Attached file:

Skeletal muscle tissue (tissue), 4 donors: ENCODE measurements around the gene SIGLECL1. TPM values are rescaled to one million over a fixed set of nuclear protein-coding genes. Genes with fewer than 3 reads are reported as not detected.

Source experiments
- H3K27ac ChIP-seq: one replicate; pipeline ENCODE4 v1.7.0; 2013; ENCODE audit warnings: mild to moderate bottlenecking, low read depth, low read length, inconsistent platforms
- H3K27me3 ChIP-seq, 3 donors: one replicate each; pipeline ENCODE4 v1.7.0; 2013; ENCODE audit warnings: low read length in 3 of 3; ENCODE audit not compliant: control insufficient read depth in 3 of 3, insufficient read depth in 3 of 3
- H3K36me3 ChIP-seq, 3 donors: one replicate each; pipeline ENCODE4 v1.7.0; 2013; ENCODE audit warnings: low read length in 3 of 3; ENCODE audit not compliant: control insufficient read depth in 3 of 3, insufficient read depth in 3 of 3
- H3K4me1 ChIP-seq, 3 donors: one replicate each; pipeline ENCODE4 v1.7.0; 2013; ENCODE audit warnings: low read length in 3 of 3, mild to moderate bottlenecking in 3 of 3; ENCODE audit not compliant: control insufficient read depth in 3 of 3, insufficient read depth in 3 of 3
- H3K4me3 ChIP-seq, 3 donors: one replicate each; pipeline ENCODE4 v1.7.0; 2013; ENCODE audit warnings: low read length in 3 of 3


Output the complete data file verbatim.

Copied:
Skeletal muscle tissue (tissue), 4 donors: ENCODE measurements around the gene SIGLECL1. TPM values are rescaled to one million over a fixed set of nuclear protein-coding genes. Genes with fewer than 3 reads are reported as not detected.

Source experiments
- H3K27ac ChIP-seq: one replicate; pipeline ENCODE4 v1.7.0; 2013; ENCODE audit warnings: mild to moderate bottlenecking, low read depth, low read length, inconsistent platforms
- H3K27me3 ChIP-seq, 3 donors: one replicate each; pipeline ENCODE4 v1.7.0; 2013; ENCODE audit warnings: low read length in 3 of 3; ENCODE audit not compliant: control insufficient read depth in 3 of 3, insufficient read depth in 3 of 3
- H3K36me3 ChIP-seq, 3 donors: one replicate each; pipeline ENCODE4 v1.7.0; 2013; ENCODE audit warnings: low read length in 3 of 3; ENCODE audit not compliant: control insufficient read depth in 3 of 3, insufficient read depth in 3 of 3
- H3K4me1 ChIP-seq, 3 donors: one replicate each; pipeline ENCODE4 v1.7.0; 2013; ENCODE audit warnings: low read length in 3 of 3, mild to moderate bottlenecking in 3 of 3; ENCODE audit not compliant: control insufficient read depth in 3 of 3, insufficient read depth in 3 of 3
- H3K4me3 ChIP-seq, 3 donors: one replicate each; pipeline ENCODE4 v1.7.0; 2013; ENCODE audit warnings: low read length in 3 of 3